Benefits for seniors in SA budget 2022-23

SA budget 2022-23: How seniors will be affected

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NEW GENERATION: SA premier Peter Malinauskas and treasurer Stephen Mullighan announce their first budget since coming to power in March. Photo: AAP.

NEW GENERATION: SA premier Peter Malinauskas and treasurer Stephen Mullighan announce their first budget since coming to power in March. Photo: AAP.


Eased cost of living pressures and more skilled health staff are among the bonuses in the South Australian budget for 2022-23.


The South Australian government has unveiled its first budget since coming into power in March, with some good news for seniors.

As previously revealed to The Senior, the Cost of Living Concession will double. For those who are eligible for the concession, the one-off payments will be paid automatically. The rates are:

  • Homeowner-occupiers: $449 (standard rate $224.50)
  • Homeowner-occupiers who are self-funded retirees with a Commonwealth Seniors Health Card: $224.60 (standard rate $112.30)
  • Tenants: $224.60 (standard rate $112.30)

Eligible seniors also get to travel free on the Adelaide metropolitan transport system 24 hours a day, seven days a week, whereas previously it was only free at selected times or was discounted at peak periods.

Being able to see someone face-to-face at state government services will also become a little easier, with five metropolitan Service SA centres to open on Saturdays, plus the return of trade counters to select centres. More services will also become available online.

There is a big investment in health, particularly in infrastructure and skilled services. Among the highlights are:

  • $400 million to begin the upgrade and expansion of Flinders Medical Centre and upgrades at the Repat Health Precinct, in partnership with the Commonwealth, with $161 million to be spent over four years
  • $124 million over four years to hire an additional 278 paramedics and 72 ambulance officers to improve response times and coverage in metropolitan and regional areas
  • An additional 101 doctors and 300 nurses
  • $67.2 million over four years to establish four new ambulance stations in metro areas such as Norwood, Woodville, Golden Grove and Edwardstown. Existing stations at Campbelltown, Mount Barker, Gawler and Victor Harbor will be rebuilt and expanded and 10 other stations will be upgraded
  • An additional 72 metropolitan mental health beds at the Queen Elizabeth Hospital, Modbury Hospital and Noarlunga Hospital

For those still in the workforce or wanting to work, $12.7 million over four years will be spent to fund the return of high demand courses offered by TAFE SA in the care industries. The National Partnership Agreement with the Commonwealth will also be increasing, with $6.7 million over two years to continue free or low-fee training places through the JobTrainer Aged Care Boost to support the aged care workforce. Also, $8.8 million will fund courses where industry has reported shortages in areas such as bricklaying, concreting, saw doctoring and chefs.

Public housing will also be boosted, including 400 new houses - 50 of which will be in a new 'common ground' style site in the metropolitan area - and 150 in regional areas. A total of 350 untenanted homes will be renovated to make them habitable and 3000 homes will be updated in a maintenance blitz.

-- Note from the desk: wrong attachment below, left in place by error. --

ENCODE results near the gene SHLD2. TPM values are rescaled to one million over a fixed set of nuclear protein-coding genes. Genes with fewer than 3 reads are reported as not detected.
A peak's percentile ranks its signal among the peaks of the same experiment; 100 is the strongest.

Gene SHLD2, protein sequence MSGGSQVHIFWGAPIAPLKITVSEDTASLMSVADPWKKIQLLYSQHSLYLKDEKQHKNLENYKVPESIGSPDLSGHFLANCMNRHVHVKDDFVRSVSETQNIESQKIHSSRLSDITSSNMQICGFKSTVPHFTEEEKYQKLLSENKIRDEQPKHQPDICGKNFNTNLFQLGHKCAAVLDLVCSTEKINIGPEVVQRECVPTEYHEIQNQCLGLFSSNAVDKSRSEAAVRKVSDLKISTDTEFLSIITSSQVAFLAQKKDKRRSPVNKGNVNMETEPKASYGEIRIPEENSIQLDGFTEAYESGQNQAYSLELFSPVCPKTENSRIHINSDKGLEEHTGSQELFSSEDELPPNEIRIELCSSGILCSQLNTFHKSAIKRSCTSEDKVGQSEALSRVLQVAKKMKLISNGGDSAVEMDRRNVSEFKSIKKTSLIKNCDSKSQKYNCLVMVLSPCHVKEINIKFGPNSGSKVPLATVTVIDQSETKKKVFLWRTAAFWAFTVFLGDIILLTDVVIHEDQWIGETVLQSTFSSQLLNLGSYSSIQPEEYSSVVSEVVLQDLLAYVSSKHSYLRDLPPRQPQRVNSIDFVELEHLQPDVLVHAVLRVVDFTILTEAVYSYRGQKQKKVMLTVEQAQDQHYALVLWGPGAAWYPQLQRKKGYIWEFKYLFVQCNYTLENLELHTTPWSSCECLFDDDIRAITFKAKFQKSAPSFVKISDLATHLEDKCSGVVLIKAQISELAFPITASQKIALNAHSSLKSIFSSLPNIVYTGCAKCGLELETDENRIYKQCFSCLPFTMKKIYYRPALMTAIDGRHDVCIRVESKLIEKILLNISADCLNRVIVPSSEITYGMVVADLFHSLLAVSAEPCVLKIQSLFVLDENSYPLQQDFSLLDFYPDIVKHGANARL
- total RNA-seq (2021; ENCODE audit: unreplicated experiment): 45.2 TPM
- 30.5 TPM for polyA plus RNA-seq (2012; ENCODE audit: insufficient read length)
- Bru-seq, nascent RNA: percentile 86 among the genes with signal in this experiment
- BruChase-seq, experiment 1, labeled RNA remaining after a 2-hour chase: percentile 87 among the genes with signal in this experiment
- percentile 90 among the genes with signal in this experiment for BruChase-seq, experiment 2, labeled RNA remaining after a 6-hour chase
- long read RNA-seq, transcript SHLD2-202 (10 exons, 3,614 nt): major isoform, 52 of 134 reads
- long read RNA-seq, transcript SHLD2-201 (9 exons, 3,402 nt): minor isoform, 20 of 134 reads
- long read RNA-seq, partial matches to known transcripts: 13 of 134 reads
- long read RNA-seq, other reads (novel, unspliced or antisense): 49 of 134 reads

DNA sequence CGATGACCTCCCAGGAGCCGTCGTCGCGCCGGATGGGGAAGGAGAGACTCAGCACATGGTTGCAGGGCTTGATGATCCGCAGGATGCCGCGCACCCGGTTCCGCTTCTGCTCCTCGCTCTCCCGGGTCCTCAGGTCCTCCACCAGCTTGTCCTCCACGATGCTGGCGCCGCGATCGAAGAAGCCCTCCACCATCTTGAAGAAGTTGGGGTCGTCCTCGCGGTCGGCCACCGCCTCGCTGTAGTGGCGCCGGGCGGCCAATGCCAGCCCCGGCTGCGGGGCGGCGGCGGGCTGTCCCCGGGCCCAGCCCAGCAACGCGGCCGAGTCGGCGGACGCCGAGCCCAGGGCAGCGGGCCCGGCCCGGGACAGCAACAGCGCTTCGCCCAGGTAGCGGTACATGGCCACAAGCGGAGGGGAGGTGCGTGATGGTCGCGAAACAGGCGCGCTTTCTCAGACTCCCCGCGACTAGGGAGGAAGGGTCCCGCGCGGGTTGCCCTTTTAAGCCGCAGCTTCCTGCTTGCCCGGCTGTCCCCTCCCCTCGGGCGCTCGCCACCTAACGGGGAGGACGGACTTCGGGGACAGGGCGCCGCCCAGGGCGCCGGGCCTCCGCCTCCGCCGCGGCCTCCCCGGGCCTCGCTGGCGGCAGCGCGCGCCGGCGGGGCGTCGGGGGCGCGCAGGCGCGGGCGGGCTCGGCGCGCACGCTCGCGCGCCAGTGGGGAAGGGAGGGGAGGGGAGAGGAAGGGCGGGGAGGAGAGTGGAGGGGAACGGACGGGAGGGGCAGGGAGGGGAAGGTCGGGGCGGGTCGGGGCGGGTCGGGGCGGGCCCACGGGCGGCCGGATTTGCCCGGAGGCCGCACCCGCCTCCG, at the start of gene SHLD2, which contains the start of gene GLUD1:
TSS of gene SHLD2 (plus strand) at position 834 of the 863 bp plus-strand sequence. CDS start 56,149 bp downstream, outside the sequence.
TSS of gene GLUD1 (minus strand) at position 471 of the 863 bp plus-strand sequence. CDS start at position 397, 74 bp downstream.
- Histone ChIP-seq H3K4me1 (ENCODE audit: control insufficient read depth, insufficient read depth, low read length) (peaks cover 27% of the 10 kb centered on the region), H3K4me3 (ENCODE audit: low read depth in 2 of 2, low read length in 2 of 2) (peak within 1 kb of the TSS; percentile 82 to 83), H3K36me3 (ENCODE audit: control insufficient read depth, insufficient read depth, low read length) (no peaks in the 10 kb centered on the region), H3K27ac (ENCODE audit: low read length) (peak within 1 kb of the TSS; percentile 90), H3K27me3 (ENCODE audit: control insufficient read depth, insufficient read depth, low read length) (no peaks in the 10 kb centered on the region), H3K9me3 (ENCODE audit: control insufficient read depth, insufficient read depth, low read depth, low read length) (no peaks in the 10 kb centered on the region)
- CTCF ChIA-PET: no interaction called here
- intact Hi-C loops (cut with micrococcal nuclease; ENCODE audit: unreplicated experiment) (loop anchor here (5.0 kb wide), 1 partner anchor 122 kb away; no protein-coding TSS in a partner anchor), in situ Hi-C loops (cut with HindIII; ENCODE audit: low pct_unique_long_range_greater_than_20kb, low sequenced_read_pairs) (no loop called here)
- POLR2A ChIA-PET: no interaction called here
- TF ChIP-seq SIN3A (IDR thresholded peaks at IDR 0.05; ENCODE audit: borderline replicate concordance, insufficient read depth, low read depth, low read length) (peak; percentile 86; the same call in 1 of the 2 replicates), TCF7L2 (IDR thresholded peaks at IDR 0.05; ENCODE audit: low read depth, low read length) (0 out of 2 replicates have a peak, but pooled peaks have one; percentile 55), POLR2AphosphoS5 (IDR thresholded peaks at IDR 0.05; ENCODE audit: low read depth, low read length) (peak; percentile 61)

The government has allocated $10.4 million over four years to provide homelessness support including grants to Catherine House, St Vincent de Paul Society and the Hutt Street Centre as well as providing wrap-around services for 50 new homes for the homeless being built under the Public Housing Improvement Program.

In supporting communities, $2 million will be spent over four years to help fund Victim Support Service programs, including the Court Companions and the Safer Places initiatives, and $1 million over three years will be spent to establish northern and southern domestic violence prevention and recovery hubs. Also, $800,000 over four years has been allocated to restore funding cut from the Women's Domestic Violence Court Assistance Service.

Council on the Ageing (COTA) SA chief executive Jane Mussared welcomed the changes to public transport and the cost of living concession, and described the individual support training for aged care workers as another positive.

"We won't fix the aged care crisis unless we fix the workforce and this $12.7 million for TAFE courses is a downpayment on increasing both the quality of training and the quantity of staff available to work in aged care," she said.

"We would have loved to have seen an initiative that removed the barriers for older people returning to work and encouraged the careers of older workers. Tapping into our older workforce will be part of the solution to workforce shortages, not just in aged care but across other industries crying out for staff.

"Supporting the careers of older workers also begins to address the ageism that plagues employment for older people."

In terms of health, Ms Mussared also welcomed the infrastructure and skilled workforce, but was unsure about the flow-on impact for older people.

"There is no doubt that older people have experienced disproportionate ramping," she said.

"We expect these new budgetary measures to be accompanied with better transparency about how older people are fairing with ramping and accessing health care. It is important that the new government is held to account about people getting the right care in the right place at the right time.

"The new funding is the first step in a long journey."